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Acupuncture May Aid In Vitro Fertilization
Date:2/7/2008

Preliminary research showed it greatly boosted pregnancy chances

THURSDAY, Feb. 7 (HealthDay News) -- Women undergoing in vitro fertilization can increase their chances of becoming pregnant by up to 65 percent if they also have acupuncture, a preliminary study suggests.

About 10 percent to 15 percent of couples have difficulty conceiving, and many opt for in vitro fertilization, in which a woman's egg is fertilized in a laboratory and then transferred into her womb. There had been some evidence that acupuncture can increase the success rate of this procedure.

"Complementing the embryo transfer process with acupuncture seems to increase the odds of pregnancy by 65 percent, compared to sham acupuncture or no adjuvant treatment," said lead researcher Eric Manheimer, a research associate at the University of Maryland School of Medicine's Center for Integrative Medicine.

For the study, Manheimer's team looked at seven trials that included 1,366 women undergoing in vitro fertilization (IVF). Each trial compared acupuncture given within one day of the embryo transfer, to sham acupuncture or no acupuncture.

The researchers found that women who had acupuncture increased their chances of becoming pregnant by 65 percent compared with women who had no acupuncture or sham acupuncture.

"In absolute terms, this means that 10 women would need to be treated with acupuncture to result in one additional pregnancy," Manheimer said.

However, in studies where pregnancy rates were high, the benefit of acupuncture was small and non-significant, the researchers noted.

The findings were published online in the Feb. 7 edition of the British Medical Journal.

"Acupuncture may be useful adjuvant treatment in the IVF process," Manheimer said. "However, I think there needs to be more studies to confirm these findings, because they are still preliminary," he added.

One reproduction expert cautioned that it's not clear if acupuncture improves the success of IVF, with studies showing both that it does and doesn't work.

"I approach this paper with hopefulness. I hope it would be borne out to be true that acupuncture boosts pregnancy rates," said Dr. Owen K. Davis, co-director and associate professor at the Center for Reproductive Medicine and Infertility at Weill Medical College of Cornell University in New York City.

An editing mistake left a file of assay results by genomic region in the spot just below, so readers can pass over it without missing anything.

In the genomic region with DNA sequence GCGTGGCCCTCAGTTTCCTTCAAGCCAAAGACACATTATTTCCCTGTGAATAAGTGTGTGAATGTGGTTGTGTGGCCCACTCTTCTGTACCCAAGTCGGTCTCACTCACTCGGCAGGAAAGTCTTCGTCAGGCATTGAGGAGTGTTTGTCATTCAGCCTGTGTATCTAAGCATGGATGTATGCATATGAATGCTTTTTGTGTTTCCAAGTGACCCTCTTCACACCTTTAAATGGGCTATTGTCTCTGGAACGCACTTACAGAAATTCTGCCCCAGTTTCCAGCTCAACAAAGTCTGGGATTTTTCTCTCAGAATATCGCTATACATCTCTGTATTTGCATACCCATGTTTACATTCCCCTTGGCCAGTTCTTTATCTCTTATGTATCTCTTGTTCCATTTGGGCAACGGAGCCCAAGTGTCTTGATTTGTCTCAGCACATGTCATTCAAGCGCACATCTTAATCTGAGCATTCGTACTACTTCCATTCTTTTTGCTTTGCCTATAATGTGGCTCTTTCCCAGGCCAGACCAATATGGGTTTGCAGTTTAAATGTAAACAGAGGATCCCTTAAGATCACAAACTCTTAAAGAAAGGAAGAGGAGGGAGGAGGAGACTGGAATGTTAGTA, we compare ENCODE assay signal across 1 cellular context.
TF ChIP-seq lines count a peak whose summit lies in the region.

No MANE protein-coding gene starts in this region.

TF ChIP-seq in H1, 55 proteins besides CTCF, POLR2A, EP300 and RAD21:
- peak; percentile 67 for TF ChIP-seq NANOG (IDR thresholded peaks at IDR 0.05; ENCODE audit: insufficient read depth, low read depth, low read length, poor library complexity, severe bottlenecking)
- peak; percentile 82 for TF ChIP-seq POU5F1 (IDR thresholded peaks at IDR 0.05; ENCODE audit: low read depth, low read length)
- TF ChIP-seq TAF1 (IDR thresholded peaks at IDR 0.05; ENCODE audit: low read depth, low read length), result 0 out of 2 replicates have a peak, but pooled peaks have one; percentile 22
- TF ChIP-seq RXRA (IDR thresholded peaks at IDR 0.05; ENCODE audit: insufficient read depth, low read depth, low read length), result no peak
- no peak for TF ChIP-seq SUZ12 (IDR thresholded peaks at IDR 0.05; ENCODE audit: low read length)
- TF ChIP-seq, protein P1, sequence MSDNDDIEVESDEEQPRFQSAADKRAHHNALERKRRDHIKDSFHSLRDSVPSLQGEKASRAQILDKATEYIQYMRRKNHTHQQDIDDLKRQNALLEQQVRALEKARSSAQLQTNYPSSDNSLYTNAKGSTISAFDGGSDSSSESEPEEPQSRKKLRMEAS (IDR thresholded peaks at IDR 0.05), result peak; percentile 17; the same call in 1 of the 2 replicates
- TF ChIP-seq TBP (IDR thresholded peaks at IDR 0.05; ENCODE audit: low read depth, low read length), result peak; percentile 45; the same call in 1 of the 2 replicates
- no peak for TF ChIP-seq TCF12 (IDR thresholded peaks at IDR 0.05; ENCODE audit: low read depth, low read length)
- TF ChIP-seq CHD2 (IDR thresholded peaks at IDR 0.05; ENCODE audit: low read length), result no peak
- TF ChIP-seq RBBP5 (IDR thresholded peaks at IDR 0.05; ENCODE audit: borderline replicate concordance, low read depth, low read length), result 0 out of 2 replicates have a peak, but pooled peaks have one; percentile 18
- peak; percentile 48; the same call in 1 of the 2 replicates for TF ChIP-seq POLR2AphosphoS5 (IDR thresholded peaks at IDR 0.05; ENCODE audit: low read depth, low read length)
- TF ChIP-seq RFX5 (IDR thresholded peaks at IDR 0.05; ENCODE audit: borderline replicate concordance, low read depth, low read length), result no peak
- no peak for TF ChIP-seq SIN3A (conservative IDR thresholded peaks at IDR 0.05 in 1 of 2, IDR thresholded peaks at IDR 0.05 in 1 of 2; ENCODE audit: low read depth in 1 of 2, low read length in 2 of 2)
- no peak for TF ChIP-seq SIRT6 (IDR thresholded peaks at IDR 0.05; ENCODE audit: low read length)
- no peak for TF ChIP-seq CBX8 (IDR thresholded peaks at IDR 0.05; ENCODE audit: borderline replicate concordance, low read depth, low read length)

There are a lot of IVF patients undergoing acupuncture, relatively few of them at the suggestion of doctors, Davis said. "More often, it's something they seek themselves. Obviously, anything that can help our patients is something I'm very excited about. On the other hand, this study has many flaws," he said.

Davis thinks a large, randomized study is needed to really answer the question.

"I don't think we can say conclusively that acupuncture is effective or is anywhere near being a standard care, but it's not something I would discourage someone from trying if they wanted to. But I'm far removed from prescribing it to patients," he said.

One acupuncturist said the study findings bear out his own experience in using acupuncture to increase the success of IVF.

"I'm not surprised by these findings," said Dr. Marshall H. Sager, past president of the American Academy of Medical Acupuncture. "I've done acupuncture and infertility and been successful a number of times."

Sager thinks all women undergoing in vitro fertilization can benefit from acupuncture. "I think you are increasing the chances of success," he said.

More information

For more on acupuncture, visit the American Academy of Medical Acupuncture.



SOURCES: Eric Manheimer, M.S., research associate, Center for Integrative Medicine, University of Maryland School of Medicine, Baltimore; Owen K. Davis, M.D., co-director and associate professor, Center for Reproductive Medicine and Infertility, Weill Medical College of Cornell University, New York City; Marshall H. Sager, D.O., past president, American Academy of Medical Acupuncture, acupuncturist, Bala Cynwyd, Pa.; Feb. 7, 2008, British Medical Journal, online


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